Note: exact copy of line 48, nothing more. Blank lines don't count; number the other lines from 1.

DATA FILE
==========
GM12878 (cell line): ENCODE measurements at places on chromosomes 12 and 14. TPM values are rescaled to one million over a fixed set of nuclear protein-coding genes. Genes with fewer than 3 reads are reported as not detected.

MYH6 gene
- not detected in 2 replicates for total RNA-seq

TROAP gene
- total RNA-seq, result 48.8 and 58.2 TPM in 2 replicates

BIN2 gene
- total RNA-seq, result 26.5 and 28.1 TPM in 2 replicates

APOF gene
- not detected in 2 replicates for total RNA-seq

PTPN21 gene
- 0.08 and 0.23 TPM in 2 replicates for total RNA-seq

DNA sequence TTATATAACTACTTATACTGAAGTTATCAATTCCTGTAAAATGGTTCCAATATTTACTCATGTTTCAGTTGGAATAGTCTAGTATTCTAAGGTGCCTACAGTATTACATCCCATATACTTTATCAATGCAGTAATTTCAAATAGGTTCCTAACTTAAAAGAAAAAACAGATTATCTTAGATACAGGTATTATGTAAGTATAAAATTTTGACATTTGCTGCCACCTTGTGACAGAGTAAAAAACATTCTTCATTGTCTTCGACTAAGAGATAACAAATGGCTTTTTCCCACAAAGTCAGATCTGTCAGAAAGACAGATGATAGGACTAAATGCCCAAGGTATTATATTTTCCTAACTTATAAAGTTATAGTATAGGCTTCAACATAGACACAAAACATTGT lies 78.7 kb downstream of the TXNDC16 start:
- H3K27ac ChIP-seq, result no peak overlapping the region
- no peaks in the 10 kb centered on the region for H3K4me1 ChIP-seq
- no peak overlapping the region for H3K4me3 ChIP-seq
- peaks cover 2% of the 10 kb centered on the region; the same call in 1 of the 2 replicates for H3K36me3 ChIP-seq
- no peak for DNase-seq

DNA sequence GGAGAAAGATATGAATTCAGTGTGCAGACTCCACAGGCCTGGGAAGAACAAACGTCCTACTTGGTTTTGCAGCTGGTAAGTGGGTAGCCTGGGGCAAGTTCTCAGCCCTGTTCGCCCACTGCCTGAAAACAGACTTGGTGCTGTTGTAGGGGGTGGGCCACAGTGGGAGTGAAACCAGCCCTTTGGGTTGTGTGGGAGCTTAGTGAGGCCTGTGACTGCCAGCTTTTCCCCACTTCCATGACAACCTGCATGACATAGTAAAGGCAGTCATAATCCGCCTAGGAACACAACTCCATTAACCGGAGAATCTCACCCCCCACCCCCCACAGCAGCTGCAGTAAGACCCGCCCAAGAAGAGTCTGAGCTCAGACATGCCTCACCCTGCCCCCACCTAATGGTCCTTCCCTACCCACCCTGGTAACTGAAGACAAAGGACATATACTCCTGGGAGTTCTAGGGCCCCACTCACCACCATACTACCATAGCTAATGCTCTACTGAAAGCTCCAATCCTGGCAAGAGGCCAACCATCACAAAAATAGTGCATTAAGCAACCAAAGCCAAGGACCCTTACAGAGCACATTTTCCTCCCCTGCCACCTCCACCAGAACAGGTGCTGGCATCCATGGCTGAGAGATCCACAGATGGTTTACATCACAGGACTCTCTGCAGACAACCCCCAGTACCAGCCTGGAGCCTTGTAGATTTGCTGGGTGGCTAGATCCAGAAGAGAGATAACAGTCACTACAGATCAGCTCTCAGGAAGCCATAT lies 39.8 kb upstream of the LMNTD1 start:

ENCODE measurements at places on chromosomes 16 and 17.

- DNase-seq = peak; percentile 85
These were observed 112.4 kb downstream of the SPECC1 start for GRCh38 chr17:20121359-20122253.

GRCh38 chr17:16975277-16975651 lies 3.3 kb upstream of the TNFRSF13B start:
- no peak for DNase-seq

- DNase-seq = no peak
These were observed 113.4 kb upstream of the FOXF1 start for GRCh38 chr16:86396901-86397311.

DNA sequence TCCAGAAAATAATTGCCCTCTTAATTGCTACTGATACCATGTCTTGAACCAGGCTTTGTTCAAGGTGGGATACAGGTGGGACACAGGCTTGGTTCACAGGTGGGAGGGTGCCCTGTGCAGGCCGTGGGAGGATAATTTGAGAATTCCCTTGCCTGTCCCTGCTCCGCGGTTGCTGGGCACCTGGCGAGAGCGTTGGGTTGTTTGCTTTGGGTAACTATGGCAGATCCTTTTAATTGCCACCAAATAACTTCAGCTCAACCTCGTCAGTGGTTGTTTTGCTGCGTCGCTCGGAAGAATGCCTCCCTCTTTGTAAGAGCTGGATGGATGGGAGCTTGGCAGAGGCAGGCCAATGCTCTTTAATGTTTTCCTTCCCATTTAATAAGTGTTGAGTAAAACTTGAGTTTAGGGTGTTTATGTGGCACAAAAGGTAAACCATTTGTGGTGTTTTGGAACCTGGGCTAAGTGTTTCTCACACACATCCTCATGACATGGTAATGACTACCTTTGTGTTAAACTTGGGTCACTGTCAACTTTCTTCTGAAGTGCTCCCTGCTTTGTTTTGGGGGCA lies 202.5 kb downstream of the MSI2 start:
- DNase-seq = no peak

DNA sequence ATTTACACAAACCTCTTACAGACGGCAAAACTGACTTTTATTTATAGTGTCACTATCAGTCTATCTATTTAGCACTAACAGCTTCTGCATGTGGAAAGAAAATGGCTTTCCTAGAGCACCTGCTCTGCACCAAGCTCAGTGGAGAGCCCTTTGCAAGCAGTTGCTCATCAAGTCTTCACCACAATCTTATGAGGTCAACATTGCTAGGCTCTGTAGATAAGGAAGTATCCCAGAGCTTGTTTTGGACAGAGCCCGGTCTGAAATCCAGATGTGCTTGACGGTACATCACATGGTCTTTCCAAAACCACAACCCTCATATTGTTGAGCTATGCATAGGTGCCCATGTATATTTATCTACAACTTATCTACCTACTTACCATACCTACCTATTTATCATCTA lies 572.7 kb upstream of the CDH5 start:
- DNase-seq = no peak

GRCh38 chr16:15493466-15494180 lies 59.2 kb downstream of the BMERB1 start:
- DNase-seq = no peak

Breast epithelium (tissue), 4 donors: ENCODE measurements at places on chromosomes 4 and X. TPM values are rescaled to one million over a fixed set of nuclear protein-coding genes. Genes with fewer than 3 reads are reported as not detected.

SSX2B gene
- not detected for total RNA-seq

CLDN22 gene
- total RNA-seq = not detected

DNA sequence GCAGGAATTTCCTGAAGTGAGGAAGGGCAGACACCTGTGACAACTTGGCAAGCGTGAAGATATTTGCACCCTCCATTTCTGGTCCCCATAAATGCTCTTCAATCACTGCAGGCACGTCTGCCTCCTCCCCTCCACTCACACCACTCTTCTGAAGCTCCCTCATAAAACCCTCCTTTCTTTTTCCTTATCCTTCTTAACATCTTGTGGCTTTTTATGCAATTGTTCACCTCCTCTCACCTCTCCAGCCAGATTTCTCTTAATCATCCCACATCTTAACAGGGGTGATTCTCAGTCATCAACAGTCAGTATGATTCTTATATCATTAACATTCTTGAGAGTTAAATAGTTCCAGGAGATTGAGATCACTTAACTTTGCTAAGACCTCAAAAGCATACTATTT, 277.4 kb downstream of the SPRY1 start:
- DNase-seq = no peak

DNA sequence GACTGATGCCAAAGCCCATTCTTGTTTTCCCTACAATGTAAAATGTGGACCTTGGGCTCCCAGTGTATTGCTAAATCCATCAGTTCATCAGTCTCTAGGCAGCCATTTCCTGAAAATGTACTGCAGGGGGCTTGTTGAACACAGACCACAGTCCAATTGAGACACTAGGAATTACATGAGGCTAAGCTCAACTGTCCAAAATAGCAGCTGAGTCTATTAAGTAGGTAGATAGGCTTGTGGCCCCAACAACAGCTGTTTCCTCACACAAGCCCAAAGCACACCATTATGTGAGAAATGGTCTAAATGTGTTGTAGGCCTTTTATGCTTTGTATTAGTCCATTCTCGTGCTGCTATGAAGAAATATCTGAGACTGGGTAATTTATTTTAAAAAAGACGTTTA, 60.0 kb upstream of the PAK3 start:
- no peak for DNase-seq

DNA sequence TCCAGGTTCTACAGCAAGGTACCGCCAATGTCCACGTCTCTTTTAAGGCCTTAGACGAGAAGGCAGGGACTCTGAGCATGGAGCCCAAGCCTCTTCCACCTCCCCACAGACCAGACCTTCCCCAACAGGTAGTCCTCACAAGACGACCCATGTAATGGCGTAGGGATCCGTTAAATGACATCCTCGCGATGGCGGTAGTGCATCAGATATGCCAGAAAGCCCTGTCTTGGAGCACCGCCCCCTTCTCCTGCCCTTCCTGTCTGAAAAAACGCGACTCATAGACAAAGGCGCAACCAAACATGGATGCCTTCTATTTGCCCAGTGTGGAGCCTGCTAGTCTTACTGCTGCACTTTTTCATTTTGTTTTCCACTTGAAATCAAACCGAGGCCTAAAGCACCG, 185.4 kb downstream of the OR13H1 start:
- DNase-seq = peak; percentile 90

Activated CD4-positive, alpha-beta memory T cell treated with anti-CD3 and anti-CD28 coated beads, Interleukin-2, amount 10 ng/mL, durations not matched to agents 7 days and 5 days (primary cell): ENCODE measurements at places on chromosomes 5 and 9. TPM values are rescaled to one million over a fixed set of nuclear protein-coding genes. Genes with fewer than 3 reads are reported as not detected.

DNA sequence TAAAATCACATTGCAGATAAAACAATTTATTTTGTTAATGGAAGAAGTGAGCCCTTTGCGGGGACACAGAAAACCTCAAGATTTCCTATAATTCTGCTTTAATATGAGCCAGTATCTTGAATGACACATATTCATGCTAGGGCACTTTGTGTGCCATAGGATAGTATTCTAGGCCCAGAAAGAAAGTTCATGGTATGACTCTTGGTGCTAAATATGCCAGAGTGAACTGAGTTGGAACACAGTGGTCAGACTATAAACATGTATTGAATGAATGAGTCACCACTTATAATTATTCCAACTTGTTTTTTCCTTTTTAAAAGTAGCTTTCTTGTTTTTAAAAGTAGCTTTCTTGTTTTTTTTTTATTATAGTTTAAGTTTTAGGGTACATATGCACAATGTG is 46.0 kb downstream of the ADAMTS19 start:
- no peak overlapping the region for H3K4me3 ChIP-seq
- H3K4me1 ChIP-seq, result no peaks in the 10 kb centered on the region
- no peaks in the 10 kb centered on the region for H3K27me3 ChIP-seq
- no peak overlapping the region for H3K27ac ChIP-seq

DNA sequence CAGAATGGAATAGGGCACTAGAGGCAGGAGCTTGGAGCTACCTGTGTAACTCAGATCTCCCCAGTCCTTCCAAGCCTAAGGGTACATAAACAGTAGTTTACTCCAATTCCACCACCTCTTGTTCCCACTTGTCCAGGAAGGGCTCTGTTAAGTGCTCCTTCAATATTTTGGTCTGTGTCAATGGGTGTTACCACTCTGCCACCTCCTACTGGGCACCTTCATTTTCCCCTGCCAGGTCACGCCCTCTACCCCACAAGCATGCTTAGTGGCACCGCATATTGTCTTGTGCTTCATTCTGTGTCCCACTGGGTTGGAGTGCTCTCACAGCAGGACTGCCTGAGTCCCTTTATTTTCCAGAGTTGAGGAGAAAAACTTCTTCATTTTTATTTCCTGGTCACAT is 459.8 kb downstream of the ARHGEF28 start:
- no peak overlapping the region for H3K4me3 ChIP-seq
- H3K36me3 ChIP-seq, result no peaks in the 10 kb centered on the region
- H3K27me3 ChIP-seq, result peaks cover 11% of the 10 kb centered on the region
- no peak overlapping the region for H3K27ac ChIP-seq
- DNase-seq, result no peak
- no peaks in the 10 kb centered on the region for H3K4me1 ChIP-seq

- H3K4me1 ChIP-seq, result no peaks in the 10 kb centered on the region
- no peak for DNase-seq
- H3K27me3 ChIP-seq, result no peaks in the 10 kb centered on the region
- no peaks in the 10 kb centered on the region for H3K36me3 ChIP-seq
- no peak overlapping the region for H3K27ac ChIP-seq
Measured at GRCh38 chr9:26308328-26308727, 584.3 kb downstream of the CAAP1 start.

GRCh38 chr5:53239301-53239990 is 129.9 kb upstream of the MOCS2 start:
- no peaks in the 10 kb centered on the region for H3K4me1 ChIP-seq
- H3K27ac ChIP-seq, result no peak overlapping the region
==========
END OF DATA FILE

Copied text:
- no peak overlapping the region for H3K27ac ChIP-seq